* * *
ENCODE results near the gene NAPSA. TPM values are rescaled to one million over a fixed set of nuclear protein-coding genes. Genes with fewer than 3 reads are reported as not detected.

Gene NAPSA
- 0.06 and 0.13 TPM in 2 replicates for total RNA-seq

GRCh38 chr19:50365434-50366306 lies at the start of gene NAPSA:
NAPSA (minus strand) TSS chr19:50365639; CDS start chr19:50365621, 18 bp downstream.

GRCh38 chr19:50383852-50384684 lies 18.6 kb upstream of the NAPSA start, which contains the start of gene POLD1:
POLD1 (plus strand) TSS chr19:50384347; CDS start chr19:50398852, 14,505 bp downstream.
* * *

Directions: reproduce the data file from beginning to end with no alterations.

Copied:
ENCODE results near the gene NAPSA. TPM values are rescaled to one million over a fixed set of nuclear protein-coding genes. Genes with fewer than 3 reads are reported as not detected.

Gene NAPSA
- 0.06 and 0.13 TPM in 2 replicates for total RNA-seq

GRCh38 chr19:50365434-50366306 lies at the start of gene NAPSA:
NAPSA (minus strand) TSS chr19:50365639; CDS start chr19:50365621, 18 bp downstream.

GRCh38 chr19:50383852-50384684 lies 18.6 kb upstream of the NAPSA start, which contains the start of gene POLD1:
POLD1 (plus strand) TSS chr19:50384347; CDS start chr19:50398852, 14,505 bp downstream.